• Methotrexate (Rheumatrex)zThis drug, which is used to treat cancer, psoriasis and rheumatoid arthritis, is sometimes used for people with Crohn's disease who don't respond well to other medications. Short-term side effects include nausea, fatigue and diarrhea, and rarely, it can cause potentially life-threatening pneumonia. Long-term use can lead to scarring of the liver and sometimes to cancer. Avoid becoming pregnant while taking methotrexate. If you're taking this medication, follow up closely with your doctor and have your blood checked regularly to look for side effects.
  • Natalizumab (Tysabri). This drug works by inhibiting certain immune cell molecules — integrins — from binding to other cells in your intestinal lining. Natalizumab is approved for people with moderate to severe Crohn's disease with evidence of inflammation and who aren't responding well to other conventional Crohn's disease therapies. Because the drug is associated with a rare, but serious, risk of multifocal leukoencephalopathy — a brain infection that usually leads to death or severe disability — you must be enrolled in a special program to use it.

Antibiotics

Antibiotics can reduce the amount of drainage and sometimes heal fistulas and abscesses in people with Crohn's disease. Researchers also believe antibiotics help reduce harmful intestinal bacteria and suppress the intestine's immune system, which can trigger symptoms. However, there's no strong evidence that antibiotics are effective for Crohn's disease. Frequently prescribed antibiotics include:

  • Metronidazole (Flagyl). Once the most commonly used antibiotic for Crohn's disease, metronidazole can cause serious side effects, including numbness and tingling in your hands and feet and, occasionally, muscle pain or weakness.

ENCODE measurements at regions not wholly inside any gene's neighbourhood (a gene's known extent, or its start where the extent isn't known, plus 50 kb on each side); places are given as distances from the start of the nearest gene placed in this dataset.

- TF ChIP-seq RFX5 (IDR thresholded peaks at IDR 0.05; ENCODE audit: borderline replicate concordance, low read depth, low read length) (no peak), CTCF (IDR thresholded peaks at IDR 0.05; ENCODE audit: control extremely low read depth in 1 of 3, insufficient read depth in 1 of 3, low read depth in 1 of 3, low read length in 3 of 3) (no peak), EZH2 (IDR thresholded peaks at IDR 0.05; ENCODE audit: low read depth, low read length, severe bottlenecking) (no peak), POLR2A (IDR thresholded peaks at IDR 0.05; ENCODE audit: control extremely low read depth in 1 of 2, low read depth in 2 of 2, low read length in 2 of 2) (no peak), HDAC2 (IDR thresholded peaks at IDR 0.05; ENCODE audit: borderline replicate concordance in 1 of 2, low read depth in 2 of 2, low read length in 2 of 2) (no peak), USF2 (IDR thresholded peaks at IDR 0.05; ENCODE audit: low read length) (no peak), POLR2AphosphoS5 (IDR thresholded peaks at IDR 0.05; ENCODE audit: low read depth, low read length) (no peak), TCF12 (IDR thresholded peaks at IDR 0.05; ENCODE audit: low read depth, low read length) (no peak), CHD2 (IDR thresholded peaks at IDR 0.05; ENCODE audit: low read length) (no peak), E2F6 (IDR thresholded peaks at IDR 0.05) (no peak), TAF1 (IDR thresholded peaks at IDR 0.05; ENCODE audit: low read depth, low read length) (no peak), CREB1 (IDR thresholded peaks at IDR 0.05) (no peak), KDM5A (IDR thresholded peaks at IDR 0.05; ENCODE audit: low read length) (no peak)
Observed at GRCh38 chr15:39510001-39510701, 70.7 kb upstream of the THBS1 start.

• Ciprofloxacin (Cipro). This drug, which improves symptoms in some people with Crohn's disease, is now generally preferred to metronidazole. A rare, but possible side effect of this medication is tendon rupture.

Other medications

In addition to controlling inflammation, some medications may help relieve your signs and symptoms. Depending on the severity of your inflammatory bowel disease, your doctor may recommend one or more of the following:

  • Anti-diarrheals. A fiber supplement, such as psyllium powder (Metamucil) or methylcellulose (Citrucel), can help relieve mild to moderate diarrhea by adding bulk to your stool. For more severe diarrhea, loperamide (Imodium) may be effective.
  • Laxatives. In some cases, swelling may cause your intestines to narrow, leading to constipation. Talk to your doctor before taking any laxatives, because even those sold over-the-counter may be too harsh for your system.
  • Pain relievers.For mild pain, your doctor may recommend acetaminophen (Tylenol, others). Avoid ibuprofen (Advil, Motrin, others), naproxen (Aleve) and aspirin. These are likely to make your symptoms worse.